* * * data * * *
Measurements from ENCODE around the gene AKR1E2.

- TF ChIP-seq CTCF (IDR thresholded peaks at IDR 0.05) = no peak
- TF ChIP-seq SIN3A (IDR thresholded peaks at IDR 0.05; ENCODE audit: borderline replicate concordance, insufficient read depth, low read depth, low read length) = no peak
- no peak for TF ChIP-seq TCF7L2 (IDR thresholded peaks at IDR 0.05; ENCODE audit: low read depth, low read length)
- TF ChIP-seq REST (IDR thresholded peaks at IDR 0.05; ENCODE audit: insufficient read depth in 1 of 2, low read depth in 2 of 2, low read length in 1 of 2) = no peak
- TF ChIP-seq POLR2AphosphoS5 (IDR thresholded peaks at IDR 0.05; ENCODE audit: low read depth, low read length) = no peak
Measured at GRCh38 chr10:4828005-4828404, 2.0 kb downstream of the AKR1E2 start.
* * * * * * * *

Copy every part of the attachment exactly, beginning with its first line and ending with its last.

Measurements from ENCODE around the gene AKR1E2.

- TF ChIP-seq CTCF (IDR thresholded peaks at IDR 0.05) = no peak
- TF ChIP-seq SIN3A (IDR thresholded peaks at IDR 0.05; ENCODE audit: borderline replicate concordance, insufficient read depth, low read depth, low read length) = no peak
- no peak for TF ChIP-seq TCF7L2 (IDR thresholded peaks at IDR 0.05; ENCODE audit: low read depth, low read length)
- TF ChIP-seq REST (IDR thresholded peaks at IDR 0.05; ENCODE audit: insufficient read depth in 1 of 2, low read depth in 2 of 2, low read length in 1 of 2) = no peak
- TF ChIP-seq POLR2AphosphoS5 (IDR thresholded peaks at IDR 0.05; ENCODE audit: low read depth, low read length) = no peak
Measured at GRCh38 chr10:4828005-4828404, 2.0 kb downstream of the AKR1E2 start.